• excellent cross-functional collaboration and critical reasoning skills
  • high motivation for problem solving and the ability to be decisive under pressure

The objective is to assemble mature experts with a targeted range of experience and skills while also keeping the team small enough to stay nimble. A tiger team is a lean task force built for action, so don’t weigh it down with people who don’t need to be there. Three to six members is a good range.

Tiger teams on the ground

Once you assemble a tiger team, set them up to execute their mission effectively.

How does the organization support the team?

Successful tiger teams have the organization entirely behind them. Be sure both the team and the company at large are prepared for the team’s mission.


Tiger team members typically still work in their normal roles outside of the tiger team project. Barring imminent catastrophe, this shouldn’t mean working overtime. You don’t want your top experts burning out. 

Depending on the mission’s scope, your tiger team will be absent from regular work at certain hours of the day or even whole days of the week. Make thoughtful provisions to prevent the new project from overloading your tiger team and your regular Agile teams.


Ask your tiger team if they need additional tools for their process. Since their mission is exploratory, they may or may not know yet what tools they’ll need. Discuss finances transparently and plan to fast-track budget approvals for the team as needs arise.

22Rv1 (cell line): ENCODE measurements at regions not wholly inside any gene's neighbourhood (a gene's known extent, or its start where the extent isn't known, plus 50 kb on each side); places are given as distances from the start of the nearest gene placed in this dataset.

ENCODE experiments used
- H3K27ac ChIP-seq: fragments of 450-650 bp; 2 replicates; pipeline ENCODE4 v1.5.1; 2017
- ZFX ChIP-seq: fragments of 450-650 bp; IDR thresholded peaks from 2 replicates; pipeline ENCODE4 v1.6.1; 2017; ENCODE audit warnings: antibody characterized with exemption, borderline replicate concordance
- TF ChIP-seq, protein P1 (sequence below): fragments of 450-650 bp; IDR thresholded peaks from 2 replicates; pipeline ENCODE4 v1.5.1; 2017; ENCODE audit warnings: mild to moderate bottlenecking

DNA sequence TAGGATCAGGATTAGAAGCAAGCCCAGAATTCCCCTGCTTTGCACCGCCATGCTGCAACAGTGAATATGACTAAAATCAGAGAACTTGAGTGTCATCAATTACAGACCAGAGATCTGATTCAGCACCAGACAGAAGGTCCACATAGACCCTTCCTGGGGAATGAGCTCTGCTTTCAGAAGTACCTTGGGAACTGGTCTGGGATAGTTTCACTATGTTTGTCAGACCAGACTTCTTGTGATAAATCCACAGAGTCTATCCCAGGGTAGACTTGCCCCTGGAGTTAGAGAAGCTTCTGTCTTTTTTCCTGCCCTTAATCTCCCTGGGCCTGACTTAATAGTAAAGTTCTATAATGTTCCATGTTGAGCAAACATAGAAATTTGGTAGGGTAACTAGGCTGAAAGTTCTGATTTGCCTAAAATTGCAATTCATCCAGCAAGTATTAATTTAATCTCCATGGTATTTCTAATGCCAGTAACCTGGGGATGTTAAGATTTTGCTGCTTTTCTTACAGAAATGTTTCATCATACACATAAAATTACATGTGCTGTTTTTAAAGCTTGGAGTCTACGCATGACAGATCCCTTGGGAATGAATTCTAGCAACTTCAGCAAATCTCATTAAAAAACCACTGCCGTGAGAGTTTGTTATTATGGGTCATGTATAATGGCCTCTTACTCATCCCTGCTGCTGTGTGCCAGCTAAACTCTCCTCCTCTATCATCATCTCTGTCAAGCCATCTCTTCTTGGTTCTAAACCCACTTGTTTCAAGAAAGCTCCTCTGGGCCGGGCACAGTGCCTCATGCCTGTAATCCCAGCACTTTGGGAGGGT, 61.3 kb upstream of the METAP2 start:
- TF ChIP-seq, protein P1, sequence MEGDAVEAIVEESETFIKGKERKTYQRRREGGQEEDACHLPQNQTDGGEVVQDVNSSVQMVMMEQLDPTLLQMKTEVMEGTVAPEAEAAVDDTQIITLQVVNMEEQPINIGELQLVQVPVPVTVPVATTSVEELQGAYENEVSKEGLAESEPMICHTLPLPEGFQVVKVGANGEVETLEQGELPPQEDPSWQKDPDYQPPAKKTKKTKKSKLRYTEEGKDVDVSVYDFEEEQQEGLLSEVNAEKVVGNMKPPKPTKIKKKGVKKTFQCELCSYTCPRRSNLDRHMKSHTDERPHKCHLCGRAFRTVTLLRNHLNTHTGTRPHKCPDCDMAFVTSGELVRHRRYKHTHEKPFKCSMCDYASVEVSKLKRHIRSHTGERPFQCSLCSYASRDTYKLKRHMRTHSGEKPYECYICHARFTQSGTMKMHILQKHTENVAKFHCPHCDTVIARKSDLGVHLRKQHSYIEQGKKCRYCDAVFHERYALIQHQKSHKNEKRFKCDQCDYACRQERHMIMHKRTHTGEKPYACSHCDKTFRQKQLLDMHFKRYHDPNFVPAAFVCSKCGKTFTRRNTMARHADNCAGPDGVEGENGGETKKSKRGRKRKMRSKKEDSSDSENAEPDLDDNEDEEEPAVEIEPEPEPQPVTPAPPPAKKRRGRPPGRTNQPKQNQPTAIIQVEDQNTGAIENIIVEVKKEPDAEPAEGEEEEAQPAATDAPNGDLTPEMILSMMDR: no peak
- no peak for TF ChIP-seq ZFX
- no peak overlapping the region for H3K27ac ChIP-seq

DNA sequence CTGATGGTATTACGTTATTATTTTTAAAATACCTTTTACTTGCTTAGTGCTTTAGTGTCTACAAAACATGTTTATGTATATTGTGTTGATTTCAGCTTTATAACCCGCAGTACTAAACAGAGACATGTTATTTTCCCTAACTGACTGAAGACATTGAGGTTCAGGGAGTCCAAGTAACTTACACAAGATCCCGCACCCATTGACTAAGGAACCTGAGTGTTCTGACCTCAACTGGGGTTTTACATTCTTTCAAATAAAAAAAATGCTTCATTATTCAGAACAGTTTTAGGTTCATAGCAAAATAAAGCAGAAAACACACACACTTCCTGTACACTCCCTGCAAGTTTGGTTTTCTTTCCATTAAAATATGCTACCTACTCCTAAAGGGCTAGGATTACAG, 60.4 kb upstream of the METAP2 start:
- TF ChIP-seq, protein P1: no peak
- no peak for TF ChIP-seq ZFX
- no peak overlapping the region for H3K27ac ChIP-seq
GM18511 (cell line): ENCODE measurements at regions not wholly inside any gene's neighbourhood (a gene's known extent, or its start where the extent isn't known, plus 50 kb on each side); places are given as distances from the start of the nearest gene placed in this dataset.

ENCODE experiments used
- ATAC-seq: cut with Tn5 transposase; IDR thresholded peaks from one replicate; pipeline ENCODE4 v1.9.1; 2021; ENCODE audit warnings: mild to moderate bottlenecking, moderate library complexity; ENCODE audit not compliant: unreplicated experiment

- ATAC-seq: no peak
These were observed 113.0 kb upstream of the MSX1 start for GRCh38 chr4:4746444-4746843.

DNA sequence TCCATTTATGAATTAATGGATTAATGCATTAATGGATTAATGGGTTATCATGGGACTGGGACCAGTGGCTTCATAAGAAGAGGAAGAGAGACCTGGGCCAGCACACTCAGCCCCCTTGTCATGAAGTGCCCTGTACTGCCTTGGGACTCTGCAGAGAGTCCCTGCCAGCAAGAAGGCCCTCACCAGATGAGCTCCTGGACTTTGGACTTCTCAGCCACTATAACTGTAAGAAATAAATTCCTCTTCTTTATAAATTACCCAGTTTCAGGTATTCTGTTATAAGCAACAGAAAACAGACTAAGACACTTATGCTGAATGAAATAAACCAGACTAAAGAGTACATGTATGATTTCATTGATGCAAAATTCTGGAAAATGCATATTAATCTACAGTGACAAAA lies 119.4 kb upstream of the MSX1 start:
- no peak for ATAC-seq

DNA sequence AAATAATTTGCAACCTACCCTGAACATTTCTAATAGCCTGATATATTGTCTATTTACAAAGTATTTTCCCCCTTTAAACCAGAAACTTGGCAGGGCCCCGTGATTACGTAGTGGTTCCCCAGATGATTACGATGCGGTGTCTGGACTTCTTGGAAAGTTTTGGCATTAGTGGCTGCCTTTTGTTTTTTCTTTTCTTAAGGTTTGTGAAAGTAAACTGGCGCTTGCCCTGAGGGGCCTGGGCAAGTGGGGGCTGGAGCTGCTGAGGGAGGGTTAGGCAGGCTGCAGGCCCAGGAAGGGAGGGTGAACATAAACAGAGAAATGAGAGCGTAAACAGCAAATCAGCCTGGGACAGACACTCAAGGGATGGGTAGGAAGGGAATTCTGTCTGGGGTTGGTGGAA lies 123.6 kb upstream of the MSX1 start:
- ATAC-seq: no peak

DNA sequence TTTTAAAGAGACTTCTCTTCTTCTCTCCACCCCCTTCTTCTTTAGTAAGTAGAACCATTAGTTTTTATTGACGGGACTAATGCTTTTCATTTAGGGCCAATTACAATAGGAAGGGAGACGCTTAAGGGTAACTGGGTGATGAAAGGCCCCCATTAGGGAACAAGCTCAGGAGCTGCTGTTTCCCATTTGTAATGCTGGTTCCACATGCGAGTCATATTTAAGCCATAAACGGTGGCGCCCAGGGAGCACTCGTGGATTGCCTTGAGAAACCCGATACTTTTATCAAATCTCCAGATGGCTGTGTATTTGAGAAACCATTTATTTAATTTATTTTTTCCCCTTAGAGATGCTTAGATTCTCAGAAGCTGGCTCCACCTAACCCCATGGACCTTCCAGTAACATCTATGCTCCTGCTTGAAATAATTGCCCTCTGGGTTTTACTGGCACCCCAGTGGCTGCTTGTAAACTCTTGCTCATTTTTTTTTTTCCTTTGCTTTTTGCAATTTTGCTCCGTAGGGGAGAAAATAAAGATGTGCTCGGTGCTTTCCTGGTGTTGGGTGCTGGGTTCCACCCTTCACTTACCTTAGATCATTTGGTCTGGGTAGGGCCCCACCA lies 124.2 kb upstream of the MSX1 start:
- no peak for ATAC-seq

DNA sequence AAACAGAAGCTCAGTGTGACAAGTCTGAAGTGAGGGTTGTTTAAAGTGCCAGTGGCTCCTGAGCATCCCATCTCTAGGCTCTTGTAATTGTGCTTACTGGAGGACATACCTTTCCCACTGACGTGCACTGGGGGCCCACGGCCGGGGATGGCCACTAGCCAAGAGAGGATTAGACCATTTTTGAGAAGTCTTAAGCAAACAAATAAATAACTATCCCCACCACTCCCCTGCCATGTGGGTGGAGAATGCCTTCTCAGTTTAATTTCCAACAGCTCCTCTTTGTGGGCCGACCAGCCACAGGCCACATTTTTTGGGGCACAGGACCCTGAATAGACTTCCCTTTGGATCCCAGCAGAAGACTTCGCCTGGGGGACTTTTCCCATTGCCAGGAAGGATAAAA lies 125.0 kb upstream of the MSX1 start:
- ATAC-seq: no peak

While an invitation to be on a tiger team may be flattering, compliments don’t pay the bills. Don’t ask your best workers to take on critical responsibilities just for the glory of it. Reward team participation in concrete ways that respect the services your experts are providing.

Outside help

Despite their impressive collective skill set, the tiger team may face a problem that demands additional expertise. A smart team knows when to ask for help, so be sure they have the resources to bring in necessary subject matter experts quickly.


Agile companies operate on a foundation of mutual respect that rejects micromanagement. The company respects its teams’ abilities to self-organize to complete projects, and team members respect each other as competent professionals who can work autonomously on day-to-day tasks.

Tiger teams deserve the same respect, and they may need additional clearance to make critical decisions outside the scope of normal operations. Give the team as much autonomy as possible and actively work to remove any impediments to their ability to operate swiftly and decisively. If you trust them enough to tackle your toughest problems, demonstrate this by empowering them to follow through as necessary to accomplish their goal.

How does a tiger team approach their mission?

Here are some team process tips, including helpful Whiteboards tools tiger teams can use to launch an effective exploratory mission:

1. Write a mission statement.

The tiger team and the company need to be crystal clear on what the team will be doing. Create a statement establishing the scope of your mission, your ultimate goal, and how you’ll know when you’ve reached that goal. Prevent team member misalignment, scope creep, and wasted effort by clarifying the mission in concrete terms.